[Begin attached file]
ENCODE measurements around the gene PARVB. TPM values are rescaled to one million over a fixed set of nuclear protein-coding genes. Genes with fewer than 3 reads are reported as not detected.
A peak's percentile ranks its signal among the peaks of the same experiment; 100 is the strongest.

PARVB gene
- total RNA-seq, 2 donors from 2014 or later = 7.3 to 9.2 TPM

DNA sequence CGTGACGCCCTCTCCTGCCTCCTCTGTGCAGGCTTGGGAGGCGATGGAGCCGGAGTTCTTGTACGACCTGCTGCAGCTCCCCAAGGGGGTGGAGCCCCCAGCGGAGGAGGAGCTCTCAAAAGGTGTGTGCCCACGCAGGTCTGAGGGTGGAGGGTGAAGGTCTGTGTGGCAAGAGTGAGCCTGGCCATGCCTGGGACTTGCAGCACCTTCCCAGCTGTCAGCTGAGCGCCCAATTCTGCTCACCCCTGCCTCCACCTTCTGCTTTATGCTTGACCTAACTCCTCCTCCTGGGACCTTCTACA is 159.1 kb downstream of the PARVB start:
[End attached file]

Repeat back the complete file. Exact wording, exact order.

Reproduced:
ENCODE measurements around the gene PARVB. TPM values are rescaled to one million over a fixed set of nuclear protein-coding genes. Genes with fewer than 3 reads are reported as not detected.
A peak's percentile ranks its signal among the peaks of the same experiment; 100 is the strongest.

PARVB gene
- total RNA-seq, 2 donors from 2014 or later = 7.3 to 9.2 TPM

DNA sequence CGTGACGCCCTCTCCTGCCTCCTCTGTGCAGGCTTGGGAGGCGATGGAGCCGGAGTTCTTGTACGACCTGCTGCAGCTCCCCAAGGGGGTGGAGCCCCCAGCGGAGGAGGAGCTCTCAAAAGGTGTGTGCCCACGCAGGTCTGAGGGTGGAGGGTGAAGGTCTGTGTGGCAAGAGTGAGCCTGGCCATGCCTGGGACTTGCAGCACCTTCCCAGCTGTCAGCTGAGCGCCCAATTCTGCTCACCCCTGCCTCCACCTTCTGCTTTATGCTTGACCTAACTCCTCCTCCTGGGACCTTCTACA is 159.1 kb downstream of the PARVB start: